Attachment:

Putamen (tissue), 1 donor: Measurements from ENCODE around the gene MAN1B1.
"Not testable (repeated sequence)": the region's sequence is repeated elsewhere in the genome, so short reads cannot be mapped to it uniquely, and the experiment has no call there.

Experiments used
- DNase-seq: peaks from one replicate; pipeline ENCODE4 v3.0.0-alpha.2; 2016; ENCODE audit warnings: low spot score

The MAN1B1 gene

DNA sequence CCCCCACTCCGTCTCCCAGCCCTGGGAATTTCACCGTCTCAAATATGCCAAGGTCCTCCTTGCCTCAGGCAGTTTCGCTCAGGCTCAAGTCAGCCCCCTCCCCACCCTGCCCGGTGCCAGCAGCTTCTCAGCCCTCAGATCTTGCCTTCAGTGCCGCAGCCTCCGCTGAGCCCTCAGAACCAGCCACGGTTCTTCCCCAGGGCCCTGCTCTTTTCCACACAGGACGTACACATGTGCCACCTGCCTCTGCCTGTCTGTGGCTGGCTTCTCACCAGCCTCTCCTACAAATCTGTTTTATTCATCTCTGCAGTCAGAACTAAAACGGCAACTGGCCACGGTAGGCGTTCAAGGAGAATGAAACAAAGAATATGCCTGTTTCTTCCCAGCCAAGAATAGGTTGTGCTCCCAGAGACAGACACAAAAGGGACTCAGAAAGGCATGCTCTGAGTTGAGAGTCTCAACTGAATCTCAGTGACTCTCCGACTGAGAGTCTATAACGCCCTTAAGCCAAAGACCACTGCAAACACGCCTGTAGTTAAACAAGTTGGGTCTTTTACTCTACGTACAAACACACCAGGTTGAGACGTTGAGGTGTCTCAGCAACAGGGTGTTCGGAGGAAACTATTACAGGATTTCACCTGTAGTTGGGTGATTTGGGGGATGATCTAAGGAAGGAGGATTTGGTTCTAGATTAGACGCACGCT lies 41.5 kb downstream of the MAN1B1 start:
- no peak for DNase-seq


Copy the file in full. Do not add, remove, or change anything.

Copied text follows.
Putamen (tissue), 1 donor: Measurements from ENCODE around the gene MAN1B1.
"Not testable (repeated sequence)": the region's sequence is repeated elsewhere in the genome, so short reads cannot be mapped to it uniquely, and the experiment has no call there.

Experiments used
- DNase-seq: peaks from one replicate; pipeline ENCODE4 v3.0.0-alpha.2; 2016; ENCODE audit warnings: low spot score

The MAN1B1 gene

DNA sequence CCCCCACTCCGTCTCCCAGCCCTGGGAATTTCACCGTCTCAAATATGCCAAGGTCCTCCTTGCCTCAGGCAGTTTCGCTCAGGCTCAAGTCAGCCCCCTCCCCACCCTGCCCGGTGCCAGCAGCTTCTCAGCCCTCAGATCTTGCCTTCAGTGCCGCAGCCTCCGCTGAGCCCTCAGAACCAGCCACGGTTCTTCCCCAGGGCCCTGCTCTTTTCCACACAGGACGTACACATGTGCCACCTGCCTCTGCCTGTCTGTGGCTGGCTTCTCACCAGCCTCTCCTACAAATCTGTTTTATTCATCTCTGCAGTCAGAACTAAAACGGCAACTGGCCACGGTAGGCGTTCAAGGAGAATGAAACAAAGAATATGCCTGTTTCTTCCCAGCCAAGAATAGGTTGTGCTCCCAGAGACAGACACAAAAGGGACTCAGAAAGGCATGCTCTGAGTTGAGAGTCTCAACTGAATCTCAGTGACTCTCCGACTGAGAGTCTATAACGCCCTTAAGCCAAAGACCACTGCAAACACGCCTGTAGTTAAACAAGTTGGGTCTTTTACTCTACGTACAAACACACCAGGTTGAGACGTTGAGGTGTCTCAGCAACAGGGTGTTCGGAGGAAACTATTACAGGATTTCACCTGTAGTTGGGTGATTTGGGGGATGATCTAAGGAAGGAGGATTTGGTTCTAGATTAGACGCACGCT lies 41.5 kb downstream of the MAN1B1 start:
- no peak for DNase-seq